A district attorney campaign in Colorado’s 18th Judicial District has highlighted an apparent blind spot in Colorado’s campaign finance laws and regulations.
Democratic candidate Amy Padden transferred an outstanding loan balance from her previous campaign committee for attorney general to her current committee, Law Week has confirmed. Although she did so at the advice of the Secretary of State’s Office, Colorado’s laws and regulations are silent on transferring loan debt between campaign committees, and it’s seemingly uncommon enough that experts in state campaign finance told Law Week they haven’t heard of it before. While political candidates can transfer funds raised for one race to another race subject to applicable contribution limits, sources said the uncommon nature of transferring a loan is probably why current law overlooks it.
“I don’t think anyone’s necessarily thought of a reverse scenario where you have liabilities that you want to transfer over,” said Mario Nicolais, founder of KBN Law and a columnist for the Colorado Sun. “I think it’s the result of just an inadvertent oversight in drafting, and that happens all the time. … There’s no such thing as a perfect campaign finance law.” He also represented the Senate Majority Fund in the Colorado Supreme Court case Colorado Ethics Watch v. Senate Majority Fund, LLC.
But Nicolais said transferring loans between committees makes sense since the law does allow candidates to transfer contributed funds.
“It makes sense that you should be able to transfer over all assets and liabilities, just like you would when you’re doing some transactional work for a corporation,” he said. “You don’t just transfer over only assets; you transfer over liabilities as well.”
In an Oct. 15, 2019, filing, Padden transferred $80,000 of an outstanding loan to her current committee for district attorney that she made to her attorney general campaign for the 2018 midterm election when she closed that committee. In TRACER, the Secretary of State’s online campaign finance filing system, the transfer shows up as a reported loan and as a manually adjusted total funds balance in the district attorney committee to reflect Padden did not actually have the $80,000 as cash on hand when the loan was entered.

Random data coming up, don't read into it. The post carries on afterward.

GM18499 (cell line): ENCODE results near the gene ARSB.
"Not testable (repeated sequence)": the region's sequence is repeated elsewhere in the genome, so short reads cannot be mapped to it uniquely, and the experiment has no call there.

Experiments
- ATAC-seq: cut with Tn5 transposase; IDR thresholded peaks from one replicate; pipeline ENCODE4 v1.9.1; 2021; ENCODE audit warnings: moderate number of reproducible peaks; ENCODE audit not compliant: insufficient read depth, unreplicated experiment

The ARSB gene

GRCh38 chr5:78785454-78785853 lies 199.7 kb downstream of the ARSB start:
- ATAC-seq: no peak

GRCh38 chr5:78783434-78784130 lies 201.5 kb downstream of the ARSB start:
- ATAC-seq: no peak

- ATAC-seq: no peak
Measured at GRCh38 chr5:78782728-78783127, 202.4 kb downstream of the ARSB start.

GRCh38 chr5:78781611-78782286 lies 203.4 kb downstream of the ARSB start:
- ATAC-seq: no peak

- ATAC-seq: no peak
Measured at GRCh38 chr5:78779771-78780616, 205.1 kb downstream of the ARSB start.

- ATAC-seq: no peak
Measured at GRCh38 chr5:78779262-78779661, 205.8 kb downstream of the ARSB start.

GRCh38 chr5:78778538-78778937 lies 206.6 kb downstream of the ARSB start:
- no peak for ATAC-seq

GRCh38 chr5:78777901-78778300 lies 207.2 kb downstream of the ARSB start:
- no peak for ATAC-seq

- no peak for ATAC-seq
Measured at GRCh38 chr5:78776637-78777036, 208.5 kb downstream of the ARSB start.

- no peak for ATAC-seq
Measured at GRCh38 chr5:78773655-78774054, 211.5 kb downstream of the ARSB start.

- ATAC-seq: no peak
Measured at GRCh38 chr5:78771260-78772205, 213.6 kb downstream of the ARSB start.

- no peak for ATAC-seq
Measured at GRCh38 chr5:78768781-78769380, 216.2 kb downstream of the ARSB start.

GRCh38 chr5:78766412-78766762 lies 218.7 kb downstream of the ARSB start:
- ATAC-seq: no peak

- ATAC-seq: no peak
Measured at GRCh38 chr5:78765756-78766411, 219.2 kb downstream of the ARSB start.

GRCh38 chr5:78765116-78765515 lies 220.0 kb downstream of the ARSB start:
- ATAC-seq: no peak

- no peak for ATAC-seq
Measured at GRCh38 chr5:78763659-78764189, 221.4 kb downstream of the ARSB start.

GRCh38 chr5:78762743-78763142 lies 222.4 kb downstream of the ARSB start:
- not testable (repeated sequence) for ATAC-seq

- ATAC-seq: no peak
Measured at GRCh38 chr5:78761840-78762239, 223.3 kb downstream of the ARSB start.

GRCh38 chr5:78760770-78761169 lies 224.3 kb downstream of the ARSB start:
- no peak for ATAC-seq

Neither filing explicitly mentions a loan transfer. Padden first confirmed the transfer in an email to Law Week. She said she made the transfer because candidates can’t have two committees open at the same time — a previous committee must be closed within 10 days of registering a new campaign — and a committee must have a zero balance when it is closed.
Padden would be able to use contributions to her district attorney campaign to continue paying off the loan if she chooses. However, she told Law Week she does not plan to make any payments on the loan during the election cycle and may end up forgiving it.
“I’m going to be spending every penny I raise in this race, and then we’ll see what to do with the loan afterwards,” she said. “And I may just end up writing it off at that point in time, but I wasn’t quite ready to do it before.”
Padden said she believes transferring a loan is actually more straightforward than transferring funds between committees, because it doesn’t raise questions about whether those who made contributions to a previous campaign would support the candidate’s current campaign.